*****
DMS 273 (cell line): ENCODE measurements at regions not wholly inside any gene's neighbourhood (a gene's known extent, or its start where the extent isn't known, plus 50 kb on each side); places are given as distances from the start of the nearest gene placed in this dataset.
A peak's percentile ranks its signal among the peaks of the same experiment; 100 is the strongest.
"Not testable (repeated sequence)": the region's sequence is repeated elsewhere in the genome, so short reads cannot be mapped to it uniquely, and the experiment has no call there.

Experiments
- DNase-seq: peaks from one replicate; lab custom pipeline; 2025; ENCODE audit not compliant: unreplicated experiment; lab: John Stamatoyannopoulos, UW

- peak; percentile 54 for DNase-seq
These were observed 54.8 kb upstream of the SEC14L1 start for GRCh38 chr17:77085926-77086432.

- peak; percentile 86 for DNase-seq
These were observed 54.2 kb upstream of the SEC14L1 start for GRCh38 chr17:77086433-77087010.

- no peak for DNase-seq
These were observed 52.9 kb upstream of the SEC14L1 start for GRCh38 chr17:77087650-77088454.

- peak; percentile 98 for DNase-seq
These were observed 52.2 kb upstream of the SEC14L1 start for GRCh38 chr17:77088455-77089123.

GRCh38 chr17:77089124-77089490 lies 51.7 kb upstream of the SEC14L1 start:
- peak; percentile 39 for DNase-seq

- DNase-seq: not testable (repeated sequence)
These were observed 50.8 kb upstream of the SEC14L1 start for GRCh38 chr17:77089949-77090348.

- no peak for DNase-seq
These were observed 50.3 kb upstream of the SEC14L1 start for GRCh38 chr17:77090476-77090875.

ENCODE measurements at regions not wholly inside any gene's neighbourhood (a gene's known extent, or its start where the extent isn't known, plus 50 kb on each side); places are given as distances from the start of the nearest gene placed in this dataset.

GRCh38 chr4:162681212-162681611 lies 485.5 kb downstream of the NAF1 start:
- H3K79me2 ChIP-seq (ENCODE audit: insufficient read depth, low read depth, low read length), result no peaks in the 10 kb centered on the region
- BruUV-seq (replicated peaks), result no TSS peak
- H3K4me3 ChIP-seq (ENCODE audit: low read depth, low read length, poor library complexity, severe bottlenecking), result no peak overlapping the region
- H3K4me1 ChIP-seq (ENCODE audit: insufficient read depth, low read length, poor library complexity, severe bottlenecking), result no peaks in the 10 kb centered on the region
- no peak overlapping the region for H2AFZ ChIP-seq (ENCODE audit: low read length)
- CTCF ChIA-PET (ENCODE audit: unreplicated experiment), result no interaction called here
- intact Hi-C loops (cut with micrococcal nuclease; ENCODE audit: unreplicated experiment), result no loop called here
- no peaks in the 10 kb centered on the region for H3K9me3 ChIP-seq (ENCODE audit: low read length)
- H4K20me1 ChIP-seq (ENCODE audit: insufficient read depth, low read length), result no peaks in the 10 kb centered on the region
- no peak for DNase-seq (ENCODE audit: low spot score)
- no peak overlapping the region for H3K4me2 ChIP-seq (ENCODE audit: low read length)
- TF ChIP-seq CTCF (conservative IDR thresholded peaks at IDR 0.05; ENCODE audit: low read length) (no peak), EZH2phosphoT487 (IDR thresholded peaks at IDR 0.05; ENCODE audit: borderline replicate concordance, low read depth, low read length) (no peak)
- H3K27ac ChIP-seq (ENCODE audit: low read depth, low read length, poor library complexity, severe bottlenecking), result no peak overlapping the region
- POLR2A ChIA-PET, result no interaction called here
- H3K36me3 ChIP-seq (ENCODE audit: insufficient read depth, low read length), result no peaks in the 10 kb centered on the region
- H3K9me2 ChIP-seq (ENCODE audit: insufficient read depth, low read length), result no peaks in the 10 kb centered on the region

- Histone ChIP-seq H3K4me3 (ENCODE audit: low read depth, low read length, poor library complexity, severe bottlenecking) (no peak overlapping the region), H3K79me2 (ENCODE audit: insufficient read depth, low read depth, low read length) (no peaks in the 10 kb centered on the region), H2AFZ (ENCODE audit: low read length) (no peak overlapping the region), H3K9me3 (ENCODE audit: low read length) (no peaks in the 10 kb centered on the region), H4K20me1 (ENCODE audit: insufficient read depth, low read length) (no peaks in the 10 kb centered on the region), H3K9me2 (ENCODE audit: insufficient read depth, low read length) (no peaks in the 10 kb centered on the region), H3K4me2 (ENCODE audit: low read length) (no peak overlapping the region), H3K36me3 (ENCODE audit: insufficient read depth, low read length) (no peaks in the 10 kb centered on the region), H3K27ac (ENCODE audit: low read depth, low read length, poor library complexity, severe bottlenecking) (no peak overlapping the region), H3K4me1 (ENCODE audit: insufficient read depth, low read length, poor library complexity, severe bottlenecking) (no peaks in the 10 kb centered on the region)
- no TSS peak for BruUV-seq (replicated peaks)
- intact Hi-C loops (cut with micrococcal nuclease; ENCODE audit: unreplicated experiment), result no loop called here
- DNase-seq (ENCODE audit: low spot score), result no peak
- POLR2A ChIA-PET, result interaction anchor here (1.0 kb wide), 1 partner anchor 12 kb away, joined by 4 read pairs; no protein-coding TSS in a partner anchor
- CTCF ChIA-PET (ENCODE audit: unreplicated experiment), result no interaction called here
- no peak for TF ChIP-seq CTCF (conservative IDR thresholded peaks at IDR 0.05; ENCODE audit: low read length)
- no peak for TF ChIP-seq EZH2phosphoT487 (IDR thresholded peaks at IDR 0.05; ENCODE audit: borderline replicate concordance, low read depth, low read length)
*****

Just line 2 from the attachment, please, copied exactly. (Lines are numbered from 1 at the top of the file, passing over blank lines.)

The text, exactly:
A peak's percentile ranks its signal among the peaks of the same experiment; 100 is the strongest.